Probabilistic analysis of air void structure and its relationship to permeability and moisture damage of hot mix asphalt
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The permeability of hot mix asphalt (HMA) is of special interest to engineers and researchers due to the effects that water has on asphalt pavement performance. Significant research has been done to study HMA permeability. However, most of the studies primarily focused on relating permeability to the average percent air voids in the mix. Such relationships cannot predict permeability accurately due to the different distributions of air void structures at a given average percent of air voids. Air void distribution is a function of many factors such as mix design, compaction method, and aggregate properties. Recent advances in X-ray computed tomography and image analysis techniques offer a unique opportunity to better quantify the air void structure and, consequently, predict HMA permeability. This study is focused on portraying permeability as a function of air void size distribution by using a probabilistic approach that was previously developed by Garcia Bengochea for soils. This approach expresses permeability as a function of the probability density function (pdf) of the air void size distribution. Equations are derived in this thesis to describe this relationship for laboratory specimens compacted using the linear kneading compactor (LKC) and Superave^TM gyratory compactor (SGC) as well as for field cores (labeled as MS). A good correlation exists between permeability and the pdf of the air voids that formed the flow paths (i.e. connected voids). The relationship between moisture damage, air void structure, and cohesive and adhesive bond energy is also investigated in this study. Moisture damage is evaluated by monitoring changes in mechanical properties due to moisture conditioning. The influence of air void structure on pore pressure is studied using a recently developed program at Texas A&M University that simulates fluid flow and pore pressure in a porous medium. The surface free energy of the aggregates and asphalt are calculated from laboratory measurements using the Universal Sorption Device (USD) and the Wilhelmy Plate method, respectively, in order to test the compatibility of the aggregates with the asphalt in the presence of water.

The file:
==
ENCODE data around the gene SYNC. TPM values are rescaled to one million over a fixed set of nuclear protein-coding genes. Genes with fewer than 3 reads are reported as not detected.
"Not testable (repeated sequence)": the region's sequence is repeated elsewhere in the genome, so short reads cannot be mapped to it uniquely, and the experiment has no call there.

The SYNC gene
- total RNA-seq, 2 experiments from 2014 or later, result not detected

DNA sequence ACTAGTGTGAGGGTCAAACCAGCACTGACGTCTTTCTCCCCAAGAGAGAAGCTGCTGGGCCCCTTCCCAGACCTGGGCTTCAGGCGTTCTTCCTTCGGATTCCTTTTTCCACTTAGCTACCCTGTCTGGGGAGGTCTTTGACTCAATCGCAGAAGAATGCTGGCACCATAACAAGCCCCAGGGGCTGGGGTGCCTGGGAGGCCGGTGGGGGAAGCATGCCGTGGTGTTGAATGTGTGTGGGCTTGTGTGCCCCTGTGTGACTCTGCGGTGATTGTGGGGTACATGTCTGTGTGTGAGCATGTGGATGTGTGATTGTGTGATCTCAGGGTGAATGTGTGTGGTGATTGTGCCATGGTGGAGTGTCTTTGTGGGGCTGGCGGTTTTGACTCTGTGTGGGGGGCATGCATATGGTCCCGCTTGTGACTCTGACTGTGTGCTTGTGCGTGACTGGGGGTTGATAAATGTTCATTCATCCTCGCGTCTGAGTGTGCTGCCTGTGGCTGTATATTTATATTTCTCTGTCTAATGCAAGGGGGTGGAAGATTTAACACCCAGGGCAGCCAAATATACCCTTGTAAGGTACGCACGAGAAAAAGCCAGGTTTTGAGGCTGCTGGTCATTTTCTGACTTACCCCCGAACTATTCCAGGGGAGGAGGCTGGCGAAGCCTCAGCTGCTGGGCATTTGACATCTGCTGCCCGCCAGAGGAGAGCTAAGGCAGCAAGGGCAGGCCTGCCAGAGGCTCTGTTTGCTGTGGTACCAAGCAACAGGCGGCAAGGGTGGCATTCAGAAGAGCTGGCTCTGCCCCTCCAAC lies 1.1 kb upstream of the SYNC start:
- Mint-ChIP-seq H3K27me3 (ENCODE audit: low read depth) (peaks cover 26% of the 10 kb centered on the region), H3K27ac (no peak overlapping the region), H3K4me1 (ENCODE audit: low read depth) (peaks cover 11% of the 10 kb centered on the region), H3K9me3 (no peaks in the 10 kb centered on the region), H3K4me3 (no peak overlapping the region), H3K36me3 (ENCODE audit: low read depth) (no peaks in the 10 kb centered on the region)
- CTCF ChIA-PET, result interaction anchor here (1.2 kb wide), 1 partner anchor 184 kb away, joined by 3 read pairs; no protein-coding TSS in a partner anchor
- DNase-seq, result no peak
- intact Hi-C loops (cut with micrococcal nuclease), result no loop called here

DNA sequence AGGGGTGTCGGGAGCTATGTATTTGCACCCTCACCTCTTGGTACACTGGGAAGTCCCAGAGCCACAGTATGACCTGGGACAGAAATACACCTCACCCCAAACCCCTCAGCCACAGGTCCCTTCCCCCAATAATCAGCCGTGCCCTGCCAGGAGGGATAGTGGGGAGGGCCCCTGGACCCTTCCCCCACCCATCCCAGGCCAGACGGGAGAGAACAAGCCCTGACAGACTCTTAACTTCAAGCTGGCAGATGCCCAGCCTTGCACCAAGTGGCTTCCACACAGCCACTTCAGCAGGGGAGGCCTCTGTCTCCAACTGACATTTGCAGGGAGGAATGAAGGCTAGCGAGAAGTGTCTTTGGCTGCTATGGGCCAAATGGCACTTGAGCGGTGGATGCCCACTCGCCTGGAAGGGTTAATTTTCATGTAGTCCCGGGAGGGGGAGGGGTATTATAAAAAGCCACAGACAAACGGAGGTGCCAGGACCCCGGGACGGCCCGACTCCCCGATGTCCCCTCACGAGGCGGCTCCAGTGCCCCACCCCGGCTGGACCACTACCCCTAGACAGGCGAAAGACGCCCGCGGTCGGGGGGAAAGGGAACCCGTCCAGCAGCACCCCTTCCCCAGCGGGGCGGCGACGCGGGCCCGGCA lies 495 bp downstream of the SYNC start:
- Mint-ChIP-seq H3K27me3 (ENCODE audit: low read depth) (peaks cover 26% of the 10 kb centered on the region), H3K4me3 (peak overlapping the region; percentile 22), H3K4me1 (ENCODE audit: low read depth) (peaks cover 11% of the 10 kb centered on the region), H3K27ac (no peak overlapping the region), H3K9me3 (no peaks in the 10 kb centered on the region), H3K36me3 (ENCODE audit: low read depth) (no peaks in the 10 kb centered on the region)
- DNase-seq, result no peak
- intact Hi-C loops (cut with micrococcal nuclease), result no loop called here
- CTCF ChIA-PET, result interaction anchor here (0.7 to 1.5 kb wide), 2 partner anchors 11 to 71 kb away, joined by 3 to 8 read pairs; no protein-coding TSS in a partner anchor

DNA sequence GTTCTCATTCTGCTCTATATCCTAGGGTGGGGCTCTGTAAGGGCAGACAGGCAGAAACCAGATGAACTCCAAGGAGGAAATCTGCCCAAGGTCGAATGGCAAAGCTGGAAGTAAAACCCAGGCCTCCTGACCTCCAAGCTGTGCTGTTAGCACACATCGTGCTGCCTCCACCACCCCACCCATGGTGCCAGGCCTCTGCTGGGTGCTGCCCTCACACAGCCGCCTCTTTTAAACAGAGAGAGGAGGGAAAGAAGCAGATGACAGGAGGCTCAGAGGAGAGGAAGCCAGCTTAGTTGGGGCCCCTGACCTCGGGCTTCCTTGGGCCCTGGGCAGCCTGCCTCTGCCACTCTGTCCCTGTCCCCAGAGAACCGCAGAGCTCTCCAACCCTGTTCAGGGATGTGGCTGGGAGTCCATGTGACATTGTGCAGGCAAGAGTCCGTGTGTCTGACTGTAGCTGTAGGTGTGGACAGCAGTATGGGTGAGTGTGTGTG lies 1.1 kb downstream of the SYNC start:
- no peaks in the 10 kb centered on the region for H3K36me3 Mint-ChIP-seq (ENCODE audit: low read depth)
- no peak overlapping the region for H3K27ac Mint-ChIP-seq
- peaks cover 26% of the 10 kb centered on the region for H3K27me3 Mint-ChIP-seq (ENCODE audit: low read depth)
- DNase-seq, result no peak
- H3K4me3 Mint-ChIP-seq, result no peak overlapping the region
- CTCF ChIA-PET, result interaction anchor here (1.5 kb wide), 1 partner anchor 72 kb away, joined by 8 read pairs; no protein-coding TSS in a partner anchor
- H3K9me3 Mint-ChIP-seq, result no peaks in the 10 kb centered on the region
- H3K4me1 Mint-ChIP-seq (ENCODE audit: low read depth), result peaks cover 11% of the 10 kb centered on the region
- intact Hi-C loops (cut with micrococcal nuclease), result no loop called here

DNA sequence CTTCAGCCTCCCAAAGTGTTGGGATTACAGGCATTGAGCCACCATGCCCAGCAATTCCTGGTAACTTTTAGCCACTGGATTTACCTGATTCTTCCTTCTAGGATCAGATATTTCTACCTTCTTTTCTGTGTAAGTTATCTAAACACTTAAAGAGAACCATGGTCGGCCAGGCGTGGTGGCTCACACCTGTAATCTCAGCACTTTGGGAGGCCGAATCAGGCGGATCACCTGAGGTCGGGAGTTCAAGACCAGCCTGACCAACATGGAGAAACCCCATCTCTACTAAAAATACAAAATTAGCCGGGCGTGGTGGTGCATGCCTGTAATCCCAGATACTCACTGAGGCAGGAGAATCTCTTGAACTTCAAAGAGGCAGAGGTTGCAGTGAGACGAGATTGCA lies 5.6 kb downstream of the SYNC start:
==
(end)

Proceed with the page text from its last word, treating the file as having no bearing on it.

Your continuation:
Castelblanco Torres, Adhara (2004). Probabilistic analysis of air void structure and its relationship to permeability and moisture damage of hot mix asphalt. Master's thesis, Texas A&M University. Texas A&M University. Available electronically from